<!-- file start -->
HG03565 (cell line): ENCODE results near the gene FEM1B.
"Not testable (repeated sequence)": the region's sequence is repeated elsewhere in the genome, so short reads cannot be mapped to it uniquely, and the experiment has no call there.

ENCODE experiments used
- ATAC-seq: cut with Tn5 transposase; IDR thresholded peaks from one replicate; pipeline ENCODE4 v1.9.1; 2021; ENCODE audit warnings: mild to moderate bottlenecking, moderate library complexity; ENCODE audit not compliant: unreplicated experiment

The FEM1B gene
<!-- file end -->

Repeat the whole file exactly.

HG03565 (cell line): ENCODE results near the gene FEM1B.
"Not testable (repeated sequence)": the region's sequence is repeated elsewhere in the genome, so short reads cannot be mapped to it uniquely, and the experiment has no call there.

ENCODE experiments used
- ATAC-seq: cut with Tn5 transposase; IDR thresholded peaks from one replicate; pipeline ENCODE4 v1.9.1; 2021; ENCODE audit warnings: mild to moderate bottlenecking, moderate library complexity; ENCODE audit not compliant: unreplicated experiment

The FEM1B gene